That said, when you pick up the Endeavor for the first time, you may find that it doesn't compare favorably to the other shell jackets in your closet in terms of thickness and weight. You may even scoff at it when pulling it on for the first time. The thing to keep in mind is that this jacket doesn't require a a down jacket underneath. Most shells are thin and light because they are pulled over an insulating layer. The Endeavor, on the other hand, is both a shell and insulator all in one. If you're heading out into extremely cold environments, you can leave your bulky puffy behind and just take this jacket instead. That's a significant advance that is tough to ignore.

Similarly, the $375 price point may cause some to take pause when it comes to buying this jacket. But, the cost of a good shell and a down jacket individually is likely to run you more. This is a very high quality, good looking piece of gear, that also happens to perform at an extremely high level. With the Endeavor (and Oros' Orion Parka ($300)) aerogel finally comes of age and delivers on its promise.

Gear Closet: Oros Endeavor Jacket and Explorer Mid-Layer Review
Gear Closet: Oros Endeavor Jacket and Explorer Mid-Layer Review

Oros Explorer Quarter Zip ($110)

The Endeavor jacket performs so well that it is almost overkill for use in temperatures that don't fall below zero. Used in moderate conditions, you do run the risk of actually being too warm. Fortunately, Oros offers some excellent alternatives for those who want the warmth of aerogel, but in a form factor this is a bit more versatile. For instance, the Oros Explorer Quarter Zip was made to be a warm, comfortable pullover that can be used around the house, around town, or on the trail.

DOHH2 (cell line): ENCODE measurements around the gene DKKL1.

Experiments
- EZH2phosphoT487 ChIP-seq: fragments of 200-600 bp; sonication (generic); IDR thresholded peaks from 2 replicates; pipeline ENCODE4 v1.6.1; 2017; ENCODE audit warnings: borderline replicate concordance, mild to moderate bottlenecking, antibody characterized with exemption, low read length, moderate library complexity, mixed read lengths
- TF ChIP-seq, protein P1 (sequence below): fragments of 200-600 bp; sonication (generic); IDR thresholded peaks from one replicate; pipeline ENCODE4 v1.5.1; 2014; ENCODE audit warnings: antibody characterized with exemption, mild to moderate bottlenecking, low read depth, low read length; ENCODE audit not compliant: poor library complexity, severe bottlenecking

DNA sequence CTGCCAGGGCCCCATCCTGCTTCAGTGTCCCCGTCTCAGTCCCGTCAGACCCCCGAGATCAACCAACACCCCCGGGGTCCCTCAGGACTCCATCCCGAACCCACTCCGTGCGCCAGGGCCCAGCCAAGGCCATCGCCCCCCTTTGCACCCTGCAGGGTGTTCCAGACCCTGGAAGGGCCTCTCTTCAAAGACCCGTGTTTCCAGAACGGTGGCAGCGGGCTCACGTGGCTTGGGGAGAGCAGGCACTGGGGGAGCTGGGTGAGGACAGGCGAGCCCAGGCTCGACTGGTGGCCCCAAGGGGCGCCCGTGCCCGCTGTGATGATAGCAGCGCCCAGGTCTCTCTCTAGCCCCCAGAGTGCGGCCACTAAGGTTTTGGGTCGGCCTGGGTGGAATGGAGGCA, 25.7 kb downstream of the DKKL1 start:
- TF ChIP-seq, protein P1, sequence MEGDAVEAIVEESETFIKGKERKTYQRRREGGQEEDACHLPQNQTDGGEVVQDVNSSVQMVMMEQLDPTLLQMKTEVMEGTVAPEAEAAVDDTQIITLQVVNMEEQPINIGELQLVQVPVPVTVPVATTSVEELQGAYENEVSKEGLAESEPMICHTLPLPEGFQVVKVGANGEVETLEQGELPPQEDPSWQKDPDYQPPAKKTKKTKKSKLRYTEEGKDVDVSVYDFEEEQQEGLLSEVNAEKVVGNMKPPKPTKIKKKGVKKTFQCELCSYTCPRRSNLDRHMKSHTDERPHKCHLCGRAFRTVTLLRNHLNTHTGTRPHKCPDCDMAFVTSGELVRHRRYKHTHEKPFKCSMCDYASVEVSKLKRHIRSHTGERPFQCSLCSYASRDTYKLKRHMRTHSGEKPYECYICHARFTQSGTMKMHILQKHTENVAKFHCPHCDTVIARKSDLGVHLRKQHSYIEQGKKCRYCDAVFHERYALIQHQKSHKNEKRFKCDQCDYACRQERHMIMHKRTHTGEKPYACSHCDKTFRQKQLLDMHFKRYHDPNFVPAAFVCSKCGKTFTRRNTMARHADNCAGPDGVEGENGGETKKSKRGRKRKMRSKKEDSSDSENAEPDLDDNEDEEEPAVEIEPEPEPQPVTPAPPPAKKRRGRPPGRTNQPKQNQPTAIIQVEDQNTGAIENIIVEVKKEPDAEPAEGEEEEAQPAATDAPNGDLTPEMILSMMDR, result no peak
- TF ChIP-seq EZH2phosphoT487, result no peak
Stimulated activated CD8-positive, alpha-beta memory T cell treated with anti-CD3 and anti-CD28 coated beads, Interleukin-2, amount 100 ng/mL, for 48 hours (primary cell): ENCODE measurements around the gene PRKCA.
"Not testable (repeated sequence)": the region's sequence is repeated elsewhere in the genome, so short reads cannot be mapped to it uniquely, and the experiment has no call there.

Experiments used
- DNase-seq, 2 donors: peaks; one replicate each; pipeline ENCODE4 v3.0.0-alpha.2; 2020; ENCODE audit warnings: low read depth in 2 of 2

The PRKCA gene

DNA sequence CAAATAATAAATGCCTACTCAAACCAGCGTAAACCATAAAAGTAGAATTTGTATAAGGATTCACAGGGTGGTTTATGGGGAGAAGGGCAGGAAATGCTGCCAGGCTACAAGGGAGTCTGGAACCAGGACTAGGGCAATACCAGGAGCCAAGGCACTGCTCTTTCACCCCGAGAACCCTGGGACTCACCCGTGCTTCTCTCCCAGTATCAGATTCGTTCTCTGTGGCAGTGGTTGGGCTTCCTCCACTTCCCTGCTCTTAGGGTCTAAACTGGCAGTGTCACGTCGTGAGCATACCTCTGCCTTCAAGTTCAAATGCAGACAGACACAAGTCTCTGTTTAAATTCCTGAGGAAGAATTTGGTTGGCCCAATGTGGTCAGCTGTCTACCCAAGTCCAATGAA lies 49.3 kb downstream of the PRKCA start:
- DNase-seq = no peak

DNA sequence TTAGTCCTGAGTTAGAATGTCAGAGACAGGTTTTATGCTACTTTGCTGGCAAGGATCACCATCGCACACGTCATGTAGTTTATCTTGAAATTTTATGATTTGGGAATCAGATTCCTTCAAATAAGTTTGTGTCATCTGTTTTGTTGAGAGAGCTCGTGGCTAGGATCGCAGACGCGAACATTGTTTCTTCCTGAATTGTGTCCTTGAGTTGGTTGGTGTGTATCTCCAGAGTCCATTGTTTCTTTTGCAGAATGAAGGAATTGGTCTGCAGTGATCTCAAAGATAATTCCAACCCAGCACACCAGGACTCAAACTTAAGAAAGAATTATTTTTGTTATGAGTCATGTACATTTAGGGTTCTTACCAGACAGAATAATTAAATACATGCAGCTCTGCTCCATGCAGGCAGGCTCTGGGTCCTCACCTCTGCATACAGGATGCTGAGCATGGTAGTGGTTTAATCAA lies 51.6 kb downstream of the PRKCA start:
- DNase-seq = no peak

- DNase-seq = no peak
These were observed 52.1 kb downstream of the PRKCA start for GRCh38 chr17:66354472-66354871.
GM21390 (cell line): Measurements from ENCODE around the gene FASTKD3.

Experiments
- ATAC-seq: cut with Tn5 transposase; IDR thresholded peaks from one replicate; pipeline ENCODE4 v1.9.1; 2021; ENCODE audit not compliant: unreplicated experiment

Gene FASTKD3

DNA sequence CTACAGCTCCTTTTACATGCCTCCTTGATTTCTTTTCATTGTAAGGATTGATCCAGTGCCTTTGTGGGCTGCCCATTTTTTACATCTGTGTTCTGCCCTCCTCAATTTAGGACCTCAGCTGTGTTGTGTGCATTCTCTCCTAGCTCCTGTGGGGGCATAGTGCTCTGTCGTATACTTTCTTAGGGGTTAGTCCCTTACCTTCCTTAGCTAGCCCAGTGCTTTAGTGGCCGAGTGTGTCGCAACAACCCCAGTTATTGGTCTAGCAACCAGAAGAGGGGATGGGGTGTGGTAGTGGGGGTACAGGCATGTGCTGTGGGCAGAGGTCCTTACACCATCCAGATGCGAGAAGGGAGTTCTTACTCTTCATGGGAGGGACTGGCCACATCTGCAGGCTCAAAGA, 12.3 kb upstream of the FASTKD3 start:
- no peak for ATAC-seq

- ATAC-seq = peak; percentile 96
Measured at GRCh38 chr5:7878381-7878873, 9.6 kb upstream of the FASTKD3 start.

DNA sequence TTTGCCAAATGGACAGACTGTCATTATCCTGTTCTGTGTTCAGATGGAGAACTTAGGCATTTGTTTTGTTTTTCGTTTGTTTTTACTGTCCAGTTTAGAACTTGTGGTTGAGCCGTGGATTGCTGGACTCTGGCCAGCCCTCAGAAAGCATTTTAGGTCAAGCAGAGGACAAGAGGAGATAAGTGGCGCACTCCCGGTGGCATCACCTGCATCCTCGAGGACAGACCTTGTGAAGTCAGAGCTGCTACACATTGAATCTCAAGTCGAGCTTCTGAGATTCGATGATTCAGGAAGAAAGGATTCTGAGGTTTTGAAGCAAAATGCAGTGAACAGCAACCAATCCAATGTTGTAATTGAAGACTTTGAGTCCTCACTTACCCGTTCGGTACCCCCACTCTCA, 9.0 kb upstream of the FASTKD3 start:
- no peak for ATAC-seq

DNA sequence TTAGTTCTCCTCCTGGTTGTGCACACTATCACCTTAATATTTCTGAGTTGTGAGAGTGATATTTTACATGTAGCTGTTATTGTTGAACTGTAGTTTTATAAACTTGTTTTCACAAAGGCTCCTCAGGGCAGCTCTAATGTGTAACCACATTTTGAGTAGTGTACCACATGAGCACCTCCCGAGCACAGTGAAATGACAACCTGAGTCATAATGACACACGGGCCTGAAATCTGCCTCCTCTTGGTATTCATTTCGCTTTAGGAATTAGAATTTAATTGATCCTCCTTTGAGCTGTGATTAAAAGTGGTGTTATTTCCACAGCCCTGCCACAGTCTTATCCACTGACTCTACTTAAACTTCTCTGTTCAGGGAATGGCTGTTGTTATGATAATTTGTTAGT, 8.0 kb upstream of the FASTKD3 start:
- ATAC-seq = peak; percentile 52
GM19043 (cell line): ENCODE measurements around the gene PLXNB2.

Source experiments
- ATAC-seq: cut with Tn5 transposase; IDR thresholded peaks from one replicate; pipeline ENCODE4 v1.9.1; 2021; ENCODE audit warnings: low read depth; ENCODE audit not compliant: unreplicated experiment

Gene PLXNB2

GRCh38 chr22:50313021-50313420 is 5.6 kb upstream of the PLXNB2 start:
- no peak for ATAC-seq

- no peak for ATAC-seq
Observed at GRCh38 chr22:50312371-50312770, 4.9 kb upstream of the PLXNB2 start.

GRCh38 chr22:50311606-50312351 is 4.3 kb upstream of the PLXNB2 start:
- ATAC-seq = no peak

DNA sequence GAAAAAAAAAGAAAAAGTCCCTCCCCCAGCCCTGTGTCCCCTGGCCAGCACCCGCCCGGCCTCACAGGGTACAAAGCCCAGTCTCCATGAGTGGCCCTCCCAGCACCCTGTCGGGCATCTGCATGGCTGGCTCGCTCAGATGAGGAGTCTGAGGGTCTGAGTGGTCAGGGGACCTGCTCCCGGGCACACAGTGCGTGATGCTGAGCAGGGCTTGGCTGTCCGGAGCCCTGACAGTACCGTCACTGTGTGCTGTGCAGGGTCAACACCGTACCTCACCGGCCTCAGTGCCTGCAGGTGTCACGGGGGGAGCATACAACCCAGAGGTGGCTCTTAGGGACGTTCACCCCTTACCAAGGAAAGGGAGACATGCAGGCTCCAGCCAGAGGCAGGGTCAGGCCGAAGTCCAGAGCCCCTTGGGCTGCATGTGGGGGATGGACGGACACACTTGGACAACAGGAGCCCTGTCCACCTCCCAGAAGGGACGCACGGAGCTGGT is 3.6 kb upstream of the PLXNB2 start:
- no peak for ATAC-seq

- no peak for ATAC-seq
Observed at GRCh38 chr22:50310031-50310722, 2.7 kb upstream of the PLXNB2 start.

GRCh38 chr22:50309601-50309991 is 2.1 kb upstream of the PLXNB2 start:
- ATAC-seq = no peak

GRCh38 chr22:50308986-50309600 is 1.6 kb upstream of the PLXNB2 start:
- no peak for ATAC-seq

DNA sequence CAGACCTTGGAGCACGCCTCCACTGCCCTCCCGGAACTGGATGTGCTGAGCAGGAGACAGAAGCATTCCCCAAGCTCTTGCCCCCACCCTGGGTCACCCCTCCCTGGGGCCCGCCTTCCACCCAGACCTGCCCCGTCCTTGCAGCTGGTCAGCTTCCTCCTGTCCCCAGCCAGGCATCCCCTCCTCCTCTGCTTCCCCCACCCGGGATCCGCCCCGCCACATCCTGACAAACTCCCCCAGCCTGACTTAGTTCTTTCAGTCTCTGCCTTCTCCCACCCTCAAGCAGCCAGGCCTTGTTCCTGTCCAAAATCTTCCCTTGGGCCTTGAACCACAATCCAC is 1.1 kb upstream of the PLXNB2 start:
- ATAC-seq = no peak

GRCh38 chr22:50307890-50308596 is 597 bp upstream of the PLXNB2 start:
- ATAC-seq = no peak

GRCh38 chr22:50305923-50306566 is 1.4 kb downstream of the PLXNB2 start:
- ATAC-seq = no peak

Once again, the Explorer looks a lot like any other mid-layer pullover that you might find someone wearing for a bit of extra warmth during the winter months. It is made from fabrics that were created from 88% recycled post-consumer materials, with a look that resembles the classic fleece layer that we've all come to know and love. However, like the Endeavor jacket, it has SolarCore insulation integrated into its chest and back, which helps to keep the wearer's core warm.

Worn on its own, the Explorer is made for use in temperatures of about 35ºF/1ºC. Considering how thin and light this pullover actually is, that is actually an impressive stat. This also makes the Quarter Zip a great choice for a wide variety of activities, including hiking, camping, travel, or just running errands around town. One of the things I love most about the Explorer is its level of versatility and how well it fits into a layering system in general. It also happens too be warmer than any other mid-layer of that I currently own.

The Explorer is also priced nicely at $110. This makes it a great entry to discovering what aerogel can deliver, as well as the level of quality that Oros offers too. It is extremely well made, comfortable to wear in a variety of settings, and a nice option to have when venturing outside. I've worn it on cold mornings taking my dog for a walk, as well as a layer under a shell jacket in rain and snow. In all cases it has exceeded my expectations, making it an easy option to recommend.

Oros also sent me a set of aerogel insulated gloves ($85) and a beanie ($35), both of which have been a little harder to quantify. Don't get me wrong, they are also comfortable and warm, but so are the gloves and hats I'm already wearing. I need to use both in much colder conditions before I can pass a full judgement, but so far they have served as a good example of aerogel's promise too.

Find out more at OrosApparel.com.